The Effects of Insulin-Like Growth Factors on Human G292 Osteosarcoma Cells
AlHousami, Thabet Mahmood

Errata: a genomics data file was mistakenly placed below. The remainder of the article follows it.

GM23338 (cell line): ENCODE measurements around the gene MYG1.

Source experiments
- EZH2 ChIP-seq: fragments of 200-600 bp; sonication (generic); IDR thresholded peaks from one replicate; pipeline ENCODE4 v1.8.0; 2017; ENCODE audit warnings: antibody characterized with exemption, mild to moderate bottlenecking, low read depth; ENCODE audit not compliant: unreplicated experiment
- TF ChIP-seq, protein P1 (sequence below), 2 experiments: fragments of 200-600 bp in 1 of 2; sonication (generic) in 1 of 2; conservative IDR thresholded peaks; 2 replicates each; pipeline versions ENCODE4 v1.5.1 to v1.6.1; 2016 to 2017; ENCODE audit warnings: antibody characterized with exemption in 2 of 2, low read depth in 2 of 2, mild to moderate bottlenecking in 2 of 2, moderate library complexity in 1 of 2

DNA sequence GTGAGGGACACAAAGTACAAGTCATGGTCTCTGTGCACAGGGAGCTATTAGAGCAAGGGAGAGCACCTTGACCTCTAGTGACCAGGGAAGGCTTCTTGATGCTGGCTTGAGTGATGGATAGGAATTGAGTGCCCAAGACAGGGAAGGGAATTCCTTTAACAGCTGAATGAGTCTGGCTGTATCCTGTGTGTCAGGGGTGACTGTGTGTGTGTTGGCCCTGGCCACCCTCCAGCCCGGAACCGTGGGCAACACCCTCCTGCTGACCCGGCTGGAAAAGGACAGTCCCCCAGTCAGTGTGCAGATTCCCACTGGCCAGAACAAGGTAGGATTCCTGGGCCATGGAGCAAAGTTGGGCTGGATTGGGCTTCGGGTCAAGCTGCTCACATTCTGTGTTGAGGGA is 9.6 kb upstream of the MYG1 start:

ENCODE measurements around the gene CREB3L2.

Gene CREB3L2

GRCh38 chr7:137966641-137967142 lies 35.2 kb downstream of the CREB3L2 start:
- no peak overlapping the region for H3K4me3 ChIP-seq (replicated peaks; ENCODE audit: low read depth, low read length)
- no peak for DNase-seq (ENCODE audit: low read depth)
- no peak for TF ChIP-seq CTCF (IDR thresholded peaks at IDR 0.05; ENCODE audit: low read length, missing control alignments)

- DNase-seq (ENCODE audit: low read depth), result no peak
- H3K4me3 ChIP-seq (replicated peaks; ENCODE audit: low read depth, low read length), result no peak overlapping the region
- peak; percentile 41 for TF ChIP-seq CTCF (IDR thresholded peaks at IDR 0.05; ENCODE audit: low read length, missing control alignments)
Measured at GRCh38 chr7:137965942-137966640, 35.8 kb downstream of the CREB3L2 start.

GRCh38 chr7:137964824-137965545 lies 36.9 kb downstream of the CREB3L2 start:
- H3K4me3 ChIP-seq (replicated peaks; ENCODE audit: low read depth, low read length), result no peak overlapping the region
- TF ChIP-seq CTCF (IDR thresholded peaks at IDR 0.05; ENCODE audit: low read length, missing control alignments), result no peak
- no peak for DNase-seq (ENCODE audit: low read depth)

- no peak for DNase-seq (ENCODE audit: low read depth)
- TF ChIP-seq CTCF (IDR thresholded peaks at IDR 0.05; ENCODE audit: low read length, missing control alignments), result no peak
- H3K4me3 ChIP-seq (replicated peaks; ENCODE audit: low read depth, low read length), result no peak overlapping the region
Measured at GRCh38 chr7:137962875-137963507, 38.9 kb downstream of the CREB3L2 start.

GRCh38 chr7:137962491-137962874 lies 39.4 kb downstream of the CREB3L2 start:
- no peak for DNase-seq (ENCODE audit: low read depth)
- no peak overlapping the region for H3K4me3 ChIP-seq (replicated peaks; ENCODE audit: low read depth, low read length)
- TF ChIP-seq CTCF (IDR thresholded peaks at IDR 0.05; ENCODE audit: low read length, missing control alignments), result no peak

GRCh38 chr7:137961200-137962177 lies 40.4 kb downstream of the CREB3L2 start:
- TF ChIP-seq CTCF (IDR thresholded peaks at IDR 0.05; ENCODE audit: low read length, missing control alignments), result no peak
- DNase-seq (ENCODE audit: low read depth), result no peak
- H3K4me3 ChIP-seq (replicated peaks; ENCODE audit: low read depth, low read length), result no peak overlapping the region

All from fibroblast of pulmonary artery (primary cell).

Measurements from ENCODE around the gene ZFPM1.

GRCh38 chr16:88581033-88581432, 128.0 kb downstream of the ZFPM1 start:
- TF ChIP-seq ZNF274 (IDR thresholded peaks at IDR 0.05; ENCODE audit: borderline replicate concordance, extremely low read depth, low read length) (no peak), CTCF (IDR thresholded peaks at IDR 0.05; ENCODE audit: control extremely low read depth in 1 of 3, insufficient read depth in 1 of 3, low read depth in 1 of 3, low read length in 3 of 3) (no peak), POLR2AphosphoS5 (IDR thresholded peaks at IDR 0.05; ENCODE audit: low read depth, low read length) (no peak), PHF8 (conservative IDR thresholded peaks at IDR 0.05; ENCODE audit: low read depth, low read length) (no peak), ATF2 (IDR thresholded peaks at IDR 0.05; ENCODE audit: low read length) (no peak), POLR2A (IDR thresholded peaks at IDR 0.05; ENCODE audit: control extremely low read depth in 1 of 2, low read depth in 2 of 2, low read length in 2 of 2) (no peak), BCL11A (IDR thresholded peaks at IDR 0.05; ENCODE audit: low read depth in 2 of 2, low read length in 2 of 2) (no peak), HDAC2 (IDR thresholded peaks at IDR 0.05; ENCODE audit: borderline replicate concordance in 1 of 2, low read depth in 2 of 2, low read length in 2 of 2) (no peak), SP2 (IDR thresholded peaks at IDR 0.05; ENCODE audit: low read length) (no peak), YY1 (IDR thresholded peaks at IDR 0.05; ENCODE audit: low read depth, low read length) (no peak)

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Introduction: Osteosarcoma is the most common bone sarcoma in children and adolescents. It is an aggressive primary bone cancer recognized by abnormal cell proliferation and function. The insulin-like growth factor (IGF) system plays an integral role in the growth, differentiation, and developmental processes, and is involved in various physiological and pathological events. The IGF system consists of IGF I and II, their cell surface receptors and insulin-like growth factor binding proteins (IGFBP). IGF-binding proteins (IGFBPs) are important modulators of IGF signaling. IGF-II is a potent mitogen whose deregulation is linked to diverse pathologies and plays a role in tumorigenesis, development of different types of cancers such as liver, breast and prostate cancers, metastasis and resistance to existing forms of cancer therapy. Chromeceptin is a synthetic small molecule that induces expression of IGF inhibitory genes. It has been shown that chromeceptin inhibits insulin-induced adipogenesis and decreases the growth and viability of hepatocellular carcinoma cells that overexpress IGF-II. The involvement of IGF-II and IGFBP1 in cancer suggests that the analysis of their regulation may provide us with a better understanding of human cancers and new therapeutic approaches. Aim of the study : To study the effect of IGF-II on the activity of human G292 osteosarcoma cells, focusing both on the effects of endogenous and exogenous IGF-II levels. In addition, to study the role of IGFBPs and chromeceptin on G292 osteosarcoma cell activity. Material and Methods: The MTT assay was used to assess the activity of G292 (Clone A141B1) human osteosarcoma cells. Growth activity was analyzed after various periods of incubation in serum-free media. Enzyme-linked Immunosorbent Assays (ELISA) were used to detect the endogenous levels of IGF-II and IGFBP1 in the treated G292 human osteosarcoma cells. Result: Our experimental results show that chromeceptin plays a significant role in the activity of G292 osteosarcoma cells, since chromeceptin alone decreased cell activity of G292 osteosarcoma cells compared to the control group. With the concentrations of IGF-II added exogenously, very small effects were observed under the conditions studied. G292 cells appear to thrive in serum free medium and to be dependent in an autocrine manner on IGF-II and paracrine effects of this growth factor are minimal. In addition, we tested the effects of chromeceptin on IGFBP-1 in G292 cells and observed significant decreases in IGF-II levels. At concentrations that had significant effects on G292 cell activity and IGF-II levels, chromeceptin produced small, but significant increases in IGFBP1 levels. Conclusions: Our studies with the drug, chromeceptin, presented here strongly suggest a role of endogenous IGF-II in cell activity of G292 human osteosarcoma cells with a role of IGFBP-1 in this process as well. In general, our studies on the involvement of IGF-II in the human G292 osteosarcoma cell suggest that the further analysis of IGF-II regulation may lead to a better understanding of human bone cancers and possible new cancer therapies.